This focus is particularly important in Designated Communities. Designated Communities are required, through their Community Plan, to identify the results they expect to achieve by implementing each of their priorities. CABs in Designated Communities should focus on the results achieved by their projects to ensure that they align with the results anticipated in the Community Plan.
CABs/RABs that focus on results will be able to report back to the larger community on how they are improving the situation of homeless and at-risk individuals. This may make it easier to mobilize the larger community to support local efforts to address homelessness issues.
Accountable: Transparency & Unbiased Processes
- Provide clarity on how decisions are made and make this information available to all interested parties
- Avoid conflicts of interest
- Provide information about the local homelessness situation, what is being done to improve the situation and how local efforts are making a real difference in people’s lives
A well-functioning CAB/RAB makes information available about how it functions, the decisions it makes and the results it achieves.
When setting priorities, the CAB/RAB promotes unbiased decision-making by ensuring decisions reflect the input of multiple partners and, in the case of projects, should develop a formal process for assessing projects. To avoid bias, any parties who might receive a direct benefit from a decision should be excluded from the decision-making process.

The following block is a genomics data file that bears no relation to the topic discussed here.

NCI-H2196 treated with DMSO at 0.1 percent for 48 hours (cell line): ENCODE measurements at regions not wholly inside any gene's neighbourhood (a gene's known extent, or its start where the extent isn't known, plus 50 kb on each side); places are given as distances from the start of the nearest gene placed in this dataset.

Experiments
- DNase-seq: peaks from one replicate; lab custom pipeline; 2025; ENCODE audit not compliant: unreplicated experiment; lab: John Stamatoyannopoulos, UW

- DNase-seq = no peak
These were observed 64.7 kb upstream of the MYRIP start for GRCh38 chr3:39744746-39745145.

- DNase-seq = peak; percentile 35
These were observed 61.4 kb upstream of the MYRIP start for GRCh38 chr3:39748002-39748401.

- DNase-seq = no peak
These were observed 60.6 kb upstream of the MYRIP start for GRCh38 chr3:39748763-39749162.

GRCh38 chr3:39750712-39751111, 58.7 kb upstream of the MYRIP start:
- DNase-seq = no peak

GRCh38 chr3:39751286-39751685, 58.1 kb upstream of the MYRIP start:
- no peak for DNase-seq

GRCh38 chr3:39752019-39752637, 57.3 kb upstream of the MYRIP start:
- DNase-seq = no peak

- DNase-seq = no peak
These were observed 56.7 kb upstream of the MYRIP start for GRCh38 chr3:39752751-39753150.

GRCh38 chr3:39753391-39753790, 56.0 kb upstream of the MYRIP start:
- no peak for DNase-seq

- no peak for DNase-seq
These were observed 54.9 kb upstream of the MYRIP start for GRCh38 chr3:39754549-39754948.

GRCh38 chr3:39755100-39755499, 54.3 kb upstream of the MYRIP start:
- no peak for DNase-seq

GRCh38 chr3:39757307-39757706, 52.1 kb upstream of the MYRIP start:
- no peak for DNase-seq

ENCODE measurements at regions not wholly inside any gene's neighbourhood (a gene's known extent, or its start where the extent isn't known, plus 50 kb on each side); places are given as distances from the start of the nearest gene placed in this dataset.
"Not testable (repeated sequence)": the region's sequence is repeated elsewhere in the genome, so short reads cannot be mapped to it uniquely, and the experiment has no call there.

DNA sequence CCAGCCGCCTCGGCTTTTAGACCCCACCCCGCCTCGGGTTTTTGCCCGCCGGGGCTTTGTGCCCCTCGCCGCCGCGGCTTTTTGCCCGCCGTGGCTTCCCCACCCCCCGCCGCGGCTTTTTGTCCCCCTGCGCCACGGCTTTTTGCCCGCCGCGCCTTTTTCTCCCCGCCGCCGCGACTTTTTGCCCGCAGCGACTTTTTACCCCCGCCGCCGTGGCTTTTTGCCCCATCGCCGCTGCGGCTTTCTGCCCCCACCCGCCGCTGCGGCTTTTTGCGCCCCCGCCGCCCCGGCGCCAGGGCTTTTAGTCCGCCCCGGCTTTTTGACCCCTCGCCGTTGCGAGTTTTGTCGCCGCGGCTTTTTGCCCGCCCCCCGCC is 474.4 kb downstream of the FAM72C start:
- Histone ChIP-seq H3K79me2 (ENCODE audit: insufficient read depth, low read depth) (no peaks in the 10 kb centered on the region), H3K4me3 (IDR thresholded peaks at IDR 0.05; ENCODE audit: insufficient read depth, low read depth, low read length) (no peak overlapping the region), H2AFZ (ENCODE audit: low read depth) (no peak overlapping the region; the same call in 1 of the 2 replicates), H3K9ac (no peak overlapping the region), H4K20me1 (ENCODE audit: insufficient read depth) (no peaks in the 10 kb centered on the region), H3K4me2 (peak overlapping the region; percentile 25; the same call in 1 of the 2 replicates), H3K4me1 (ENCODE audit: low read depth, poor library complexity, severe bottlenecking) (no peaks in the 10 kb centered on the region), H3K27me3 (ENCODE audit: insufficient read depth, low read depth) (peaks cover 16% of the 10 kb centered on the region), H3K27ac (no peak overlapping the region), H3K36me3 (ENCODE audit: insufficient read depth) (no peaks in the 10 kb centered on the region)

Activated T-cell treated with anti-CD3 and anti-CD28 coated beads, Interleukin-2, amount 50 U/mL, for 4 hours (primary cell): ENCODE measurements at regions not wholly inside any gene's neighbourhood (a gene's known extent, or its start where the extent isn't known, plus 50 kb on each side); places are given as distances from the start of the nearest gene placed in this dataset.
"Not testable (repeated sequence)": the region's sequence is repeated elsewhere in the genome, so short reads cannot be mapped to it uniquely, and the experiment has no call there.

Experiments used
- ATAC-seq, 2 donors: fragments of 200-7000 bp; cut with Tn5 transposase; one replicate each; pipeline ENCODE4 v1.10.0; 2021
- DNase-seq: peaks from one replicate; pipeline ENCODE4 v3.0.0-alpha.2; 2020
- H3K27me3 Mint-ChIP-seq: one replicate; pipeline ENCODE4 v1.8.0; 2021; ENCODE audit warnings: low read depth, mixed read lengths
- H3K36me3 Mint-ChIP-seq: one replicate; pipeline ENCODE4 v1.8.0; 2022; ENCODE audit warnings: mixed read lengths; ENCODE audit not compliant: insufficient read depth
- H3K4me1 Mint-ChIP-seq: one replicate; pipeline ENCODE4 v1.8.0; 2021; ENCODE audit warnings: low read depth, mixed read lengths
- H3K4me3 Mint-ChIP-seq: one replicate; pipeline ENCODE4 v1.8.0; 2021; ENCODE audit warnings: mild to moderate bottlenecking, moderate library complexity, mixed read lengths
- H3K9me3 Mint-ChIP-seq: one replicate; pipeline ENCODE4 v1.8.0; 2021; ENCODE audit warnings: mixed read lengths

CABs/RABs have a responsibility to report back to the larger community to outline the impact their efforts have had on the local homelessness situation. Many communities report annually on the current homeless situation, the efforts they have made to improve the situation and the progress they have made.
Implementing measures to promote transparency and unbiased processes helps the well-functioning CAB/RAB to engage the community in their activities and validates their role of representing the community. It also justifies the use of public funds in support of CAB/RAB decisions.
The elements described above all fall within the broader theme of professionalism. By seeking participation on a CAB/RAB, members are making a general commitment to:
- work together in an effective and professional manner
- use a level of reasonable care to fulfill their duties effectively
- avoid conflicts of interest
- consider the views of others equally
- maintain confidentiality
- adhere to a high standard of diligence and care in carrying out duties.
Discussing these expectations with members at the beginning of their tenure is helpful and ensures all expectations are understood.